Here’s Why Airplane Tires Don’t Explode On Impact

The chances of a baby landing an airplane is higher than tires exploding on impact. It does make sense in expecting the tires to explode when an airplane touches the runway with the sheer amount of speed and momentum, but why don’t the tires burst like a balloon? Well, there’s a lot of reasons why. Let’s dig in!

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Photo credits: Tronair
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First things first, airplane tires are not your average tires. You simply cannot compare them to that of a car or even a semi-truck. They are built and tested differently. Aircraft tires are amazing when you think about them, after all, without them an airplane would not take off for obvious reasons. The typical airliner has about 20 sets of wheels, is capable of handling a 38-ton load, and can meet the ground 500 times before needing a retread, which can be done seven times before the tire’s no better than scrap rubber. A Boeing 777 uses 14 tires, Airbus’ A380 carries 22, and the enormous Antonov An-225 demands 32, yes, thirty-two!

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Photo credits: Antonov.
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The key to their remarkable durability is maximizing the air pressure. The higher the pressure, the stiffer they get. The high-flying rubber is typically inflated to 200 psi, roughly six times what you put in your car’s tire, and the tires on an F-16 are pumped to 320 psi. Each tire is designed to withstand incredible weight loads and can hit the ground at 170-250 mph, more than 500 times before ever needing to get a retread. In the first moments after a plane touches down, the tires are skidding, not rolling. The airplane essentially drags them down the runway until their rotational velocity matches the velocity of the plane, that’s why they smoke upon landing. Michelin uses grooves instead of the block patterns as are seen on your car’s rubber blocks that would simply break off. The stoutest tires are rated for speeds of up to 288 mph. Also, aircraft tires are usually inflated with nitrogen to minimize expansion and contraction from extreme changes in ambient temperature and pressure experienced during flight. And most importantly, since nitrogen is an inert gas, it eliminates the possibility of a tire explosion.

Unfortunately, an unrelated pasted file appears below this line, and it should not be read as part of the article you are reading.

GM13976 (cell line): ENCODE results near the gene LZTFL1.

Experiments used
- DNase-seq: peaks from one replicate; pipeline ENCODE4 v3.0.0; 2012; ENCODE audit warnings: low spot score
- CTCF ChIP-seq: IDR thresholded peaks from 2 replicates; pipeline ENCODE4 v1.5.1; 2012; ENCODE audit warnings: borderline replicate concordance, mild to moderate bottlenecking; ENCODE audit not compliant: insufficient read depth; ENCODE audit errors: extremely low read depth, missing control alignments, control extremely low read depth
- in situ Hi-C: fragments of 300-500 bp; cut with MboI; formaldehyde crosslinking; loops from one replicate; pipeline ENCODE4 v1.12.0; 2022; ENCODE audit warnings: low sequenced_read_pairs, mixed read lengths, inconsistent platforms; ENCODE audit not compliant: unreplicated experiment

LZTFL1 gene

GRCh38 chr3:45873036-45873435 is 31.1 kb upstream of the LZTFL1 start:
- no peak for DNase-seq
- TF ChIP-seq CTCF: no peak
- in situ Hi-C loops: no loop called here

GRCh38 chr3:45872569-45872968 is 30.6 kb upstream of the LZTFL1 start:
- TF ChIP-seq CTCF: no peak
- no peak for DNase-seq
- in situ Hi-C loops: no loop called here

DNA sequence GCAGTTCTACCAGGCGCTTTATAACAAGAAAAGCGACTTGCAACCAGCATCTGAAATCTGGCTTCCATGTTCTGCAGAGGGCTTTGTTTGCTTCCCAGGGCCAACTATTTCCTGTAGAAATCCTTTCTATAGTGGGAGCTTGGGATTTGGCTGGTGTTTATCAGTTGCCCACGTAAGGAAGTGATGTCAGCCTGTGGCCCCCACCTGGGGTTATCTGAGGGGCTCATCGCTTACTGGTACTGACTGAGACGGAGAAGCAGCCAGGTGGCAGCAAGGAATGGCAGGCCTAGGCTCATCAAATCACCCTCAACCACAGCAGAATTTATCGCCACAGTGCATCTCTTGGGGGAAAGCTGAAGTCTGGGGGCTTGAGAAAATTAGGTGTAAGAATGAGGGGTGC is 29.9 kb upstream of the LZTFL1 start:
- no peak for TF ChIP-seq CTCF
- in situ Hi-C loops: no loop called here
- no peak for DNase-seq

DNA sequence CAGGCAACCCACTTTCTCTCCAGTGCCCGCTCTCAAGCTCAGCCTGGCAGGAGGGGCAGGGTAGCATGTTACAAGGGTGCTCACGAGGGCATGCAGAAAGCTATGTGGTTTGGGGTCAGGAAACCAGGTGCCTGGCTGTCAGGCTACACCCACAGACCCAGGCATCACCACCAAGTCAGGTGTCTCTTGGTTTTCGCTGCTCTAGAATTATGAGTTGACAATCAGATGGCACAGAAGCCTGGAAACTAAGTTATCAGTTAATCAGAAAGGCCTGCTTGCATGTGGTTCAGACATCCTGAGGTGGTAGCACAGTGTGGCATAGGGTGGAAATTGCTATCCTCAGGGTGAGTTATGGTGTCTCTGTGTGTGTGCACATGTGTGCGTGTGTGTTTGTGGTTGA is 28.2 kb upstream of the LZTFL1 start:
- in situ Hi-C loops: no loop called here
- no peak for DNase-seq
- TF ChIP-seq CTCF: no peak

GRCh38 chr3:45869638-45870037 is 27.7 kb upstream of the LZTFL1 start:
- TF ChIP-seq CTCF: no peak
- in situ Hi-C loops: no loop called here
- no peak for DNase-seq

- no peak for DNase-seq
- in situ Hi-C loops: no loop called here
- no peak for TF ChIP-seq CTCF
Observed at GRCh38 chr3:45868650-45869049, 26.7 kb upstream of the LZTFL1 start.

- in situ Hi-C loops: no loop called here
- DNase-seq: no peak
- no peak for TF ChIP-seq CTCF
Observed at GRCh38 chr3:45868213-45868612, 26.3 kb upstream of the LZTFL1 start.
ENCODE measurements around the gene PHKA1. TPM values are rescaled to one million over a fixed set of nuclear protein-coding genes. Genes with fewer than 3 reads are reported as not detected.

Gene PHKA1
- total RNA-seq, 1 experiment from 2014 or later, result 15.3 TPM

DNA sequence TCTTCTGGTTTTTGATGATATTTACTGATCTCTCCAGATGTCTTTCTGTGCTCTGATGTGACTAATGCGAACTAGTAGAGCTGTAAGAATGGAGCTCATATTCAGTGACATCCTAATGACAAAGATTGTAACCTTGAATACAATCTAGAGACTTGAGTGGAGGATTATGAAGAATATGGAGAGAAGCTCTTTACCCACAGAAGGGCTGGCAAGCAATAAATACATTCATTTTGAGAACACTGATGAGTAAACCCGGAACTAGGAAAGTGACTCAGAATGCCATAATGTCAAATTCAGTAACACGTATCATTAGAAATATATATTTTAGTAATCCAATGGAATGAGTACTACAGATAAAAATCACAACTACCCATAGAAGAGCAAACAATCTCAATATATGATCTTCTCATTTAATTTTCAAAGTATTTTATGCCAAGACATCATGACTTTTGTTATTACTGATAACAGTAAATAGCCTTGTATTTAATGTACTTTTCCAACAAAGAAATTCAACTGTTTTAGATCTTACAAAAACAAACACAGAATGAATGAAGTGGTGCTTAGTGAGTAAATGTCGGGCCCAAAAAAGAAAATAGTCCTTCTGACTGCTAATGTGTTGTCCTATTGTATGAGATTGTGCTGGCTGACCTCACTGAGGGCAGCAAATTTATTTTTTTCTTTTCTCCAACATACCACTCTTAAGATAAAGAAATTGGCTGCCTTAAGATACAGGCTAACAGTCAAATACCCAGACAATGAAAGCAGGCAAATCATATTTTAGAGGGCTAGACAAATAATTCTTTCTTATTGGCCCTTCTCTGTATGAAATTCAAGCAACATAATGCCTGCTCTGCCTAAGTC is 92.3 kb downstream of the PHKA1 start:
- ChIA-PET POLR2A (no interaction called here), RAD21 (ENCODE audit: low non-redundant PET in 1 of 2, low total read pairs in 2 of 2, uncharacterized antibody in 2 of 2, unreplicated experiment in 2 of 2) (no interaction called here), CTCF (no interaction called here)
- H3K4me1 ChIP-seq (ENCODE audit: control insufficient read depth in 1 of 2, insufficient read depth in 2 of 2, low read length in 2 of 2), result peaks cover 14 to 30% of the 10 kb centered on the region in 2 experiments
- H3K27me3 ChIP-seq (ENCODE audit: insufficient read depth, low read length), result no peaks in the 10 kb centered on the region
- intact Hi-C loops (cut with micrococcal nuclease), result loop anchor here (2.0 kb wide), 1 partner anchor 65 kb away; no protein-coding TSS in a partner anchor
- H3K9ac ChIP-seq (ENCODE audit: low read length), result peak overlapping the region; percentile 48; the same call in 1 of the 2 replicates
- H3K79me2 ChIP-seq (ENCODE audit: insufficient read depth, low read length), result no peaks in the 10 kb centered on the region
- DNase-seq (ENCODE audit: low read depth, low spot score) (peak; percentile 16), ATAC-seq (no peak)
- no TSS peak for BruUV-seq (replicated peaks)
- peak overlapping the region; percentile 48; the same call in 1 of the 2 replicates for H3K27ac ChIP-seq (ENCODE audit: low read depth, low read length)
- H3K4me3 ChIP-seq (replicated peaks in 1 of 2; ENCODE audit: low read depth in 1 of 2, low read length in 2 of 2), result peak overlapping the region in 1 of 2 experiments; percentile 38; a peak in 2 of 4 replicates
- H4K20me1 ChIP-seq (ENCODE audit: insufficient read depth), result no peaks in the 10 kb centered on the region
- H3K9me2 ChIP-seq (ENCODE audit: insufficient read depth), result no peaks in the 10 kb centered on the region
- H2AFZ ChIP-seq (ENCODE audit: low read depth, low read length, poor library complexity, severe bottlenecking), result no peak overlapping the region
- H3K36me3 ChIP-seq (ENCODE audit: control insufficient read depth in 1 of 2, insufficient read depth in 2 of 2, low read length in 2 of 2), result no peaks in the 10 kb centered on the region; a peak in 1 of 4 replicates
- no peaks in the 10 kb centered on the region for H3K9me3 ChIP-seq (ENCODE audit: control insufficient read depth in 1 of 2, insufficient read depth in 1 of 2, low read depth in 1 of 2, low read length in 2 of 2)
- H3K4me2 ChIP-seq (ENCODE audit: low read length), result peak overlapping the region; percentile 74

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Photo credits: Aviation Stack Exchange.
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Next time you’re in the air don’t think about it too hard, but 45 inches of rubber is the only thing standing between you and the tarmac during landing.


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